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Starz Is Adding Insult to Netflix’s Injury

Netflix stumbled last week as it implemented its widely reviled new pricing plan, and Starz decided to kick some dirt in its face while it…

Netflix stumbled last week as it implemented its widely reviled new pricing plan, and Starz decided to kick some dirt in its face while it was down. Starz CEO Chris Albrecht announced last week that Starz will no longer offer its content to Netflix for streaming once its contract runs out in February. Albrecht was quoted saying that “This decision is a result of our strategy to protect the premium nature of our brand by preserving the appropriate pricing and packaging of our exclusive and highly valuable content.” After Albrecht made this announcement, Netflix stock dropped 9 percent in after hours trading. Netflix’ new pricing plan, which was reviled when it came out in July, split up the mail-away DVD plans and streaming service, making each component $7.99 each, as opposed to the $9.99 they’ve cost together for years. The plan went into effect on Thursday, and users had to pay $15.98 to keep their same services, a steep price hike.

While the timing of the announcement was a bit vicious, this seems like a wise decision by Starz. Why would consumers buy Starz when their programming is available to stream on Netflix for, even with the price hikes, a cheaper rate than the channel? While Starz has lagged severely behind both HBO and Showtime in original content for the last decade, they still hold a valuable commodity with their immense catalogue of movies. Keeping that library exclusive to the channel may help them retain customers that have moved to streaming websites like Netflix and Hulu Plus. On the other side of the deal, this couldn’t come at a worse time for Netflix. Users will demand to see where their extra money is going to, and losing a streaming deal is a vital blow. The only positive publicity that Netflix has gotten in recent months was when they announced that they’d be streaming seasons of Mad Men, the critical darling on AMC. Besides that, though, there are problems on the horizon. As I’ve mentioned before, Hulu Plus has a clear advantage when it comes to TV shows, since they stream current episodes from most networks only a day after they air on TV, and Netflix just can’t match that. Netflix had that capability with Saturday Night Live for the last few seasons, but NBC discontinued that partnership over the summer, despite Netflix’ claim that they were expanding the deal. Netflix still doesn’t have any sort of streaming deal with HBO, so movies have been where Netflix had a leg up over the competition. If they lose that now, there’ll be almost no reason for people to continue streaming.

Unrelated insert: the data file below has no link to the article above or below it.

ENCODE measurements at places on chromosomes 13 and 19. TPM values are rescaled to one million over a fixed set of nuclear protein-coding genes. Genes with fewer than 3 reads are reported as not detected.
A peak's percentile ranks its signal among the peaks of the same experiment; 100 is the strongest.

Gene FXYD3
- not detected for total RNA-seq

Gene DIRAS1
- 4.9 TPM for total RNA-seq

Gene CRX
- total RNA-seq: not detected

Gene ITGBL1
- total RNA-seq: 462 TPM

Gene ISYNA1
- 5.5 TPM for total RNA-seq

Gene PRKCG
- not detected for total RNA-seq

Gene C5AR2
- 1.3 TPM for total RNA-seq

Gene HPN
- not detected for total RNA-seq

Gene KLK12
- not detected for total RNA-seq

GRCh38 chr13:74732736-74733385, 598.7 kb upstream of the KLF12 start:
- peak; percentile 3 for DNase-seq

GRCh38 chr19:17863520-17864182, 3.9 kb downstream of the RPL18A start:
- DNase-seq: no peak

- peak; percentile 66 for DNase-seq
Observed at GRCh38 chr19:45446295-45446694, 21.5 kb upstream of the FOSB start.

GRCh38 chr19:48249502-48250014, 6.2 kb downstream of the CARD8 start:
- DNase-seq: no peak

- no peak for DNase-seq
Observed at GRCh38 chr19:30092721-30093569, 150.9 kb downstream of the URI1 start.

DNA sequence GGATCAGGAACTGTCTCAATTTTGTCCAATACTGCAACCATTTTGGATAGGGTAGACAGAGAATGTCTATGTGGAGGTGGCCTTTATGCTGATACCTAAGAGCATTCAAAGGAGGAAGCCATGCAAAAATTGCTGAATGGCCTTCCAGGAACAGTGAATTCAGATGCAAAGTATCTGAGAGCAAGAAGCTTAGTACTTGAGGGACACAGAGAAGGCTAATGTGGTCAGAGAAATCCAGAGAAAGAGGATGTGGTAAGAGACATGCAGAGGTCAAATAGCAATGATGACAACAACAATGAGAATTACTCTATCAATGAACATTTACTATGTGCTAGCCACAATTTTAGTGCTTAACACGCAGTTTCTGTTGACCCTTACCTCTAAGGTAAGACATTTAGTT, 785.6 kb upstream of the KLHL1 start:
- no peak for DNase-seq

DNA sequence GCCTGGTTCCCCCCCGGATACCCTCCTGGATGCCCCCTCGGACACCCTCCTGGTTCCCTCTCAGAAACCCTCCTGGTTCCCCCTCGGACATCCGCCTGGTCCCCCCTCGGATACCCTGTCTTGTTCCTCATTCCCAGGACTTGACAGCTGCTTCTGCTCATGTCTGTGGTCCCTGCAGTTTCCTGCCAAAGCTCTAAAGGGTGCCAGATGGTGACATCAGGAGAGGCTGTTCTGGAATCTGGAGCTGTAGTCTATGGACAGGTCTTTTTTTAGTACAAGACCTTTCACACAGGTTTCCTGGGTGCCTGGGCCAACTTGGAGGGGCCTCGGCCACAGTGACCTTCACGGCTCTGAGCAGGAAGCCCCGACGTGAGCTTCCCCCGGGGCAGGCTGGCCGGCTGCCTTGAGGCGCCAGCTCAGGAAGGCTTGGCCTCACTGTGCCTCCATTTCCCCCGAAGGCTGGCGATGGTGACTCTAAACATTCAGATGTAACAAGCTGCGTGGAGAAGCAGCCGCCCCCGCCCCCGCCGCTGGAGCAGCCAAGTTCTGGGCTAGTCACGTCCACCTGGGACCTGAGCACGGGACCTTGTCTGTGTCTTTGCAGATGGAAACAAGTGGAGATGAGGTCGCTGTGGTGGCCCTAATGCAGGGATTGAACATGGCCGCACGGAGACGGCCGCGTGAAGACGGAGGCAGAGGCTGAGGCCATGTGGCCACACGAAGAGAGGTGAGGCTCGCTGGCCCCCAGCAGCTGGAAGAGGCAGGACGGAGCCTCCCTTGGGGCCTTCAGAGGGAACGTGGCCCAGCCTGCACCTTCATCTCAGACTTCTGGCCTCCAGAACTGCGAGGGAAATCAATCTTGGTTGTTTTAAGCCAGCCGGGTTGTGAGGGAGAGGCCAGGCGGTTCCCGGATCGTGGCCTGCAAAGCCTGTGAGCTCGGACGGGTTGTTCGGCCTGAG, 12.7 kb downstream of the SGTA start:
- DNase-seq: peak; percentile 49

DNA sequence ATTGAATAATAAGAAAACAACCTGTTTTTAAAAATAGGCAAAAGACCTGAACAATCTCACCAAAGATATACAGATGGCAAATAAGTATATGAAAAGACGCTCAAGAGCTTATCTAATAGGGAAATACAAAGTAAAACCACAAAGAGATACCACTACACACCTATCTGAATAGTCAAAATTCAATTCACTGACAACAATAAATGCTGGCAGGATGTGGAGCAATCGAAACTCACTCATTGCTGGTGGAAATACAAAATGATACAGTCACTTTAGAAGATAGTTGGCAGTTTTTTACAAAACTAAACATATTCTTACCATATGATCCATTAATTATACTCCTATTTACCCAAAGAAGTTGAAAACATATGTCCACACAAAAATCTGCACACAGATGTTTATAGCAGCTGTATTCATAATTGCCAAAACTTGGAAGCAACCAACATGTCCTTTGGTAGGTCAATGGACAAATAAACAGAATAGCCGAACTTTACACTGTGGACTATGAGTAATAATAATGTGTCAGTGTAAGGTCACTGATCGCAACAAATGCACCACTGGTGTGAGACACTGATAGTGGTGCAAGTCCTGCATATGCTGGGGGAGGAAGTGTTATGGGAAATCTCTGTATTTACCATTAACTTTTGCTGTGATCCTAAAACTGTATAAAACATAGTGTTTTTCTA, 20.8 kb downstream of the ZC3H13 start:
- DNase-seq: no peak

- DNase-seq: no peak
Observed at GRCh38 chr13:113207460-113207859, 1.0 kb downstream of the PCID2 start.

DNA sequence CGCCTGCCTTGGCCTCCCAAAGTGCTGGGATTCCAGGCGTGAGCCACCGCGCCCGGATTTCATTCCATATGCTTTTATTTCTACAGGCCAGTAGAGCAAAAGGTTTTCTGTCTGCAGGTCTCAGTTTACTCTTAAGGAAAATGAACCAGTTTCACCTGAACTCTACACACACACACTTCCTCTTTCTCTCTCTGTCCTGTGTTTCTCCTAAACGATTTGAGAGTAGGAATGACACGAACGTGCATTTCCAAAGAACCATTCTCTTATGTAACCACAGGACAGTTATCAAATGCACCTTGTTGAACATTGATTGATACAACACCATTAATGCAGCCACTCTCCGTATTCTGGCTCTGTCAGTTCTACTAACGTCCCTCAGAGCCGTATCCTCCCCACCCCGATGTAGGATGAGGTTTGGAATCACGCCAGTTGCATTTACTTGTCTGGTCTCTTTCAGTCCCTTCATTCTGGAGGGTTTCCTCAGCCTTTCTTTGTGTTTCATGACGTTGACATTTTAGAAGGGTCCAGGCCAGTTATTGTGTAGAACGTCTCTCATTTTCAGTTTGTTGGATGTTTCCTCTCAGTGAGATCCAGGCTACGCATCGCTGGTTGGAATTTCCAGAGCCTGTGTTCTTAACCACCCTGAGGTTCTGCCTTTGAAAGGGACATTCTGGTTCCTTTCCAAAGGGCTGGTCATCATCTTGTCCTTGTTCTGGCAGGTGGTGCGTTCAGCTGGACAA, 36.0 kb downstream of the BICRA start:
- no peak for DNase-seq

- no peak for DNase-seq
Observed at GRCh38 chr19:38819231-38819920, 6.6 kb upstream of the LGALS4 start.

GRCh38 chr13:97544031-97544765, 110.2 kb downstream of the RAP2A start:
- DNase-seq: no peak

Netflix needs to do something splashy. Even if they have to overpay for some sort of rights, whatever they may be, Netflix has a duty to show their audience that they’re committed to providing top-flight entertainment for the prices that they’re charging. Come February, Netflix will be offering far less than they did in the previous year, and they’ll be charging significantly more. People won’t stand for that. It’s time for Netflix to do something grandiose to reverse its public image. Go big or go home, guys.

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